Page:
Every 65 minutes, a veteran commits suicide.
The U.S. Department of Veterans Affairs estimates that PTSD afflicts:
- Almost 31 percent of Vietnam veterans
- As many as 10 percent of Gulf War (Desert Storm) veterans
- 11 percent of veterans of the war in Afghanistan
- 20 percent of Iraqi war veterans
"Never think that war, no matter how necessary, nor how justified, is not a crime." (Ernest Hemingway)
Most of my regular blog readers know I am a romance writer. I like happy endings. I believe in soul mates and the power of love to change the world. Yes, I am a sap. In my latest book, Soldier of Love, I tackle a subject I’m not particularly familiar with: veterans returned from war. Now, I do know some veterans; my father-in-law fought in Vietnam, and a few of my high school classmates have held long military careers or married people with military careers. One of my favorite classes in college was a history class on World War I and its influence on art/literature/music of the time. To this day, I teach WWI poetry and short stories in my English classes because the literature written by those who’ve served is so powerful - and so powerfully disturbing.
My fear in writing Soldier of Love was that I wouldn’t get it right. That I wouldn’t even come close to getting it right, because I hadn’t lived it. I did have a vague sense of the complexity of war and battle and enlistment and what soldiers face and lose when they go to war. So I decided I wanted to do my best to portray a man who returned from combat not because he retired, or received a Purple Heart, or lost a limb in battle, but because he lost too many buddies over the years and couldn’t bear it anymore.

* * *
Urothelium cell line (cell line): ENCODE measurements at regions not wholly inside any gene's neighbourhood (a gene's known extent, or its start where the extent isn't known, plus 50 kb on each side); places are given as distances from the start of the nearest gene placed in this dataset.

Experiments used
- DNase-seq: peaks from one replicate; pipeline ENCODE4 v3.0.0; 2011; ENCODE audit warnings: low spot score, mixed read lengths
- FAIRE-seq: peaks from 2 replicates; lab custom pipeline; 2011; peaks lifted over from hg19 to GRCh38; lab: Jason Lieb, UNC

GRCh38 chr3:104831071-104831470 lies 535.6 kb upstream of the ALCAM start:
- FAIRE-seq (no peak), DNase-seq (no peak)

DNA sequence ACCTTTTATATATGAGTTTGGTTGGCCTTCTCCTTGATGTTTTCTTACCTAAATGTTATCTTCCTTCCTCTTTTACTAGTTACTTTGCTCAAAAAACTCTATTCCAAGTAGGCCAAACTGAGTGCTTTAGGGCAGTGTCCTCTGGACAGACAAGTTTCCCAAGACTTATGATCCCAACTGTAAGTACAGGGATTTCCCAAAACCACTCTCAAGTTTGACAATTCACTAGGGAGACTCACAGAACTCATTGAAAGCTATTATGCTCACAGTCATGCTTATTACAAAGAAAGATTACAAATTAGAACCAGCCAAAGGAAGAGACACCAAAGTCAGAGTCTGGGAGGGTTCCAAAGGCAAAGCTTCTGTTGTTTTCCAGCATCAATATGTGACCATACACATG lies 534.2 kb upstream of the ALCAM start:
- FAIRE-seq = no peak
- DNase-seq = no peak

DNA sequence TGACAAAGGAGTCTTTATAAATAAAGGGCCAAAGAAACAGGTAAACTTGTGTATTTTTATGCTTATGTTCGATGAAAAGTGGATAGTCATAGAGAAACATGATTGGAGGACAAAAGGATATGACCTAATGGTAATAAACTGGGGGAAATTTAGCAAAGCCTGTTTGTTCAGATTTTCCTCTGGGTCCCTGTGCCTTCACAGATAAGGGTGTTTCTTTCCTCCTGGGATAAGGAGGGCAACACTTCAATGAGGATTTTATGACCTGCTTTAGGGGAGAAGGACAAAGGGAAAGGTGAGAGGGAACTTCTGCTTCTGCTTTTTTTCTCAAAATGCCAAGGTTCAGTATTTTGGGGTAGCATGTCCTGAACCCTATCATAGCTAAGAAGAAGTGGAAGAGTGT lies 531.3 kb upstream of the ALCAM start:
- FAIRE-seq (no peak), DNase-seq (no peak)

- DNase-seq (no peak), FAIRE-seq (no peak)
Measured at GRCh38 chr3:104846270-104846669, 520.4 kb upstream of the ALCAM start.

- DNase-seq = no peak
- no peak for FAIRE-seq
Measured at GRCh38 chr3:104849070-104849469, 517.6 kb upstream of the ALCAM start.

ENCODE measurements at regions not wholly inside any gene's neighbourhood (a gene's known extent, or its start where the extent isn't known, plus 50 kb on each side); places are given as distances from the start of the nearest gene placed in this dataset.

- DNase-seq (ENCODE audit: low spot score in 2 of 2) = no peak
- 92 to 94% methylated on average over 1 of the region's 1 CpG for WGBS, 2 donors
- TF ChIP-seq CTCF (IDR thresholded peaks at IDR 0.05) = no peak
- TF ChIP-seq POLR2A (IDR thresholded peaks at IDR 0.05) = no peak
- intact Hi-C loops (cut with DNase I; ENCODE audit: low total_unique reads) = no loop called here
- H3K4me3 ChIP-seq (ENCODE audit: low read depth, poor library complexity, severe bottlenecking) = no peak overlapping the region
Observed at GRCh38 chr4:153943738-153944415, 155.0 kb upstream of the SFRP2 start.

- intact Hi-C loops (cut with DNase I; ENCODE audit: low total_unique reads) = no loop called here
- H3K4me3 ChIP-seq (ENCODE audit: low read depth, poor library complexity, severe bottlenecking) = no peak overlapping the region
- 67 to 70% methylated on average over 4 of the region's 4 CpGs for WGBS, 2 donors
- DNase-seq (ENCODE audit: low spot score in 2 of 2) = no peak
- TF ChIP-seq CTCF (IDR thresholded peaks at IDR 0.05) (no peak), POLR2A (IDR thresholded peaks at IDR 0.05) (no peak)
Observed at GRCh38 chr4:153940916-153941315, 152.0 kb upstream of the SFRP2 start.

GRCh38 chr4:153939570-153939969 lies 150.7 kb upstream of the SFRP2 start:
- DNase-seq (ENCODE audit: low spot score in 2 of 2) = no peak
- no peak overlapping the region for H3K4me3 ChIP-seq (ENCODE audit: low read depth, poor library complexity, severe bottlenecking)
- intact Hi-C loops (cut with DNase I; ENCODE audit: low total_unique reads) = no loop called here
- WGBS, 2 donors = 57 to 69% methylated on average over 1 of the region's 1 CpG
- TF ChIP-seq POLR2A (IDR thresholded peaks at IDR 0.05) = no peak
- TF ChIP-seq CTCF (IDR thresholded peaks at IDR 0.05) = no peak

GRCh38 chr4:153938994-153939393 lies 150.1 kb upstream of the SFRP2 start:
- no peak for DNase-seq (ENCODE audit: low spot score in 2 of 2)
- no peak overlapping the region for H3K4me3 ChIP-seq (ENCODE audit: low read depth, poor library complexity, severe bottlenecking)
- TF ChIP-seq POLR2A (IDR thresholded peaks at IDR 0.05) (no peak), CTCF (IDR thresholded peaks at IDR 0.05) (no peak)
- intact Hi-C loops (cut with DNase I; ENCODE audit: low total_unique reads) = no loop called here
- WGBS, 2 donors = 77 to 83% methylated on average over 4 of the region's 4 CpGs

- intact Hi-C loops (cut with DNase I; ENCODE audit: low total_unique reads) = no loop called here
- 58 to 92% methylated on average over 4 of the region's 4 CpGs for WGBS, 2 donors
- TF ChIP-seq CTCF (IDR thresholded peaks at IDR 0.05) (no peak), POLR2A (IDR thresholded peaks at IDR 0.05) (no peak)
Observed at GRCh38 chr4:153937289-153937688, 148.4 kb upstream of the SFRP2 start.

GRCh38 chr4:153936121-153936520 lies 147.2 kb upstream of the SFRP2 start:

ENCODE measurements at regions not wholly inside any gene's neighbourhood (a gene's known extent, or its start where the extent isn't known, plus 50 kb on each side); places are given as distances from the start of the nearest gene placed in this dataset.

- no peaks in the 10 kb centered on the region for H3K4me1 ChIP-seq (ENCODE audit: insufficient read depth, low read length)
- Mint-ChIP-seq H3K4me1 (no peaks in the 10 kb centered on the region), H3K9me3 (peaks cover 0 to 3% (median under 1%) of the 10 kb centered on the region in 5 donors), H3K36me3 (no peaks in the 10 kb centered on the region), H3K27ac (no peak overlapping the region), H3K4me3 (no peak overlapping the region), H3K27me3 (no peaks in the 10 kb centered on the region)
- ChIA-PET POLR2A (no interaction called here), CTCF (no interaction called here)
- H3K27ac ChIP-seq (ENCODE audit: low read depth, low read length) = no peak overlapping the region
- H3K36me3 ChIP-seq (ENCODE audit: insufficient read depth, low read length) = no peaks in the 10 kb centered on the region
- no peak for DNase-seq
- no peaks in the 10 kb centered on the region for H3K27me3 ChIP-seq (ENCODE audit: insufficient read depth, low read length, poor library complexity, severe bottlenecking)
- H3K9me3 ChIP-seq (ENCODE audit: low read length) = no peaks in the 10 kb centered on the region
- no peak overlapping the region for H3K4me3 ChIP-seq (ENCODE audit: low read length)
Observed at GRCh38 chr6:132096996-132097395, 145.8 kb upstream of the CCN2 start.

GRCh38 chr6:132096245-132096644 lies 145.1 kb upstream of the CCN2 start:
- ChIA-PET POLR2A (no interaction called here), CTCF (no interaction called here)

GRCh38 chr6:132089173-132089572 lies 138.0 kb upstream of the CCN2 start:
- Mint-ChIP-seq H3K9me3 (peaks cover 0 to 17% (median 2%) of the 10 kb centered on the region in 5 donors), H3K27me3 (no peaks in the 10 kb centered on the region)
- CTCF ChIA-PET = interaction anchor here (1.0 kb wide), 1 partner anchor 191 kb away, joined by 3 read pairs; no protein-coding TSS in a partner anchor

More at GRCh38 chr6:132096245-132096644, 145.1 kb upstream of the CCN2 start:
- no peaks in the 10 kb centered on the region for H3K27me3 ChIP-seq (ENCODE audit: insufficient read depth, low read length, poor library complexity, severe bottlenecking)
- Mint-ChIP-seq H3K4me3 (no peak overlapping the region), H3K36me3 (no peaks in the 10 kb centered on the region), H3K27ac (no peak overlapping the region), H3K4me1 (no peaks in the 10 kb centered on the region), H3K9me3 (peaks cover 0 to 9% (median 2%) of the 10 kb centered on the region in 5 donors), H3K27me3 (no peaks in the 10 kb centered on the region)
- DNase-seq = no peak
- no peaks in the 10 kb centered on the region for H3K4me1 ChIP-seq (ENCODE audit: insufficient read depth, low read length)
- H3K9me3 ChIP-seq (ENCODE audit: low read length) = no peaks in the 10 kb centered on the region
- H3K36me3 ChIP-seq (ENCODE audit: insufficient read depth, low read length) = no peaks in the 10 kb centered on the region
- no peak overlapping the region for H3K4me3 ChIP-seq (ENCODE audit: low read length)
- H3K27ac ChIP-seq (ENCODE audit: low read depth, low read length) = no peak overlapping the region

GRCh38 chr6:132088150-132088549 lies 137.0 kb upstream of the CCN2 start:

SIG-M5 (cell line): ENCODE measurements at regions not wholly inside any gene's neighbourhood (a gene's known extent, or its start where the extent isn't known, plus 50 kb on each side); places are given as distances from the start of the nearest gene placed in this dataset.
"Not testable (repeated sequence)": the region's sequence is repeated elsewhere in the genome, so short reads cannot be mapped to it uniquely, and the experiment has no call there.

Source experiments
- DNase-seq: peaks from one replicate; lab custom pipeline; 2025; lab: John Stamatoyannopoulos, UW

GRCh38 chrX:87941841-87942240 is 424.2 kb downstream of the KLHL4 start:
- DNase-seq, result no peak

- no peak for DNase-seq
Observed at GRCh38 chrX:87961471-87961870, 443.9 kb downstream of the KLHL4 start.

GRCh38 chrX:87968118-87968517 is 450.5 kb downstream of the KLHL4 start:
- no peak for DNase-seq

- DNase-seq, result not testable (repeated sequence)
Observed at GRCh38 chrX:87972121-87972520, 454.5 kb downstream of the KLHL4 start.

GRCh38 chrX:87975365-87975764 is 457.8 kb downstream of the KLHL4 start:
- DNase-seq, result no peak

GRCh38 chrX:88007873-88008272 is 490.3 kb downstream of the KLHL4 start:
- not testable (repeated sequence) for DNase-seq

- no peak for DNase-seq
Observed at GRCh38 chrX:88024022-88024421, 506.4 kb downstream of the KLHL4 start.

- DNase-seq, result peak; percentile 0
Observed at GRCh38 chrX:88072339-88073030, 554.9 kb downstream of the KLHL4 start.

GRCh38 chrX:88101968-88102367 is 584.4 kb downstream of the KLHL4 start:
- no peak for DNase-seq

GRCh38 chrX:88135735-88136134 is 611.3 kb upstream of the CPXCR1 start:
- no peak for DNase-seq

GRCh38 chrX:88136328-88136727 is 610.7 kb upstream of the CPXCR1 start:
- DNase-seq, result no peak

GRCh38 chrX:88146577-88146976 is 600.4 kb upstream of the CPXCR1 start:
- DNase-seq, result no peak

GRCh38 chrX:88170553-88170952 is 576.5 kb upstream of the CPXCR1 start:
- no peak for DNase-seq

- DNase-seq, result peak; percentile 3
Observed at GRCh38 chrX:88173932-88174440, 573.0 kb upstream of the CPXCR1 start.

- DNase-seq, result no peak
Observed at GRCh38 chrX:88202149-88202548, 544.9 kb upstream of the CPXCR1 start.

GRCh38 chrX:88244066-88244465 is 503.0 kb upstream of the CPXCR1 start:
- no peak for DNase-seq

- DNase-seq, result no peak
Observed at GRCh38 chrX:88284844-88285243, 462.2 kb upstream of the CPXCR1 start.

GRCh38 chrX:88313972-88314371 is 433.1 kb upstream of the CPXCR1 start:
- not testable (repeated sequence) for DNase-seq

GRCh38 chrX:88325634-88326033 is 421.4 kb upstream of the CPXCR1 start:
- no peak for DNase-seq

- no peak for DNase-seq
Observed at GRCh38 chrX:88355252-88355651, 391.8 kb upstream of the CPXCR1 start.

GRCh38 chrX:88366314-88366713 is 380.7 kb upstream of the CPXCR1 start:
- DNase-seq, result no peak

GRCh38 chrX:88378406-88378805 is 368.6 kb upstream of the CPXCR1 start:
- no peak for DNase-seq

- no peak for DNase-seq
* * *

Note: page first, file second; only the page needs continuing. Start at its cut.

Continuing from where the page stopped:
Maybe giving Heath a prosthetic leg would have been easier. Physical disability is one thing, after all. Easier to see. But the more I read, and talked to a good friend who’s spent his life in the military, and befriended the wife of a military pilot who struggles with PTSD, and watched my own father-in-law come to terms with his memories of Vietnam, the more I wanted to create a character whose pain is internal. Whose struggle is with the demons in his head, the memories, and the pain of lost comrades. Did you know that every 65 minutes, a veteran commits suicide? That is unimaginable to me, and yet it happens in part because, I think, there is such a gulf between what these men and women endure overseas and what they come home to.
Heath Garrick is my hero. He struggles, yes, but in the end he finds love and happiness and a life worth living. I wish this for all returned veterans. God Bless.
Soldier of Love is the story of a veteran returned from war and the woman he falls in love with. It will release at all retailers on March 18 and is available for exclusive pre-order NOW on iTunes (the first 2 chapters will also be available at iTunes on February 20).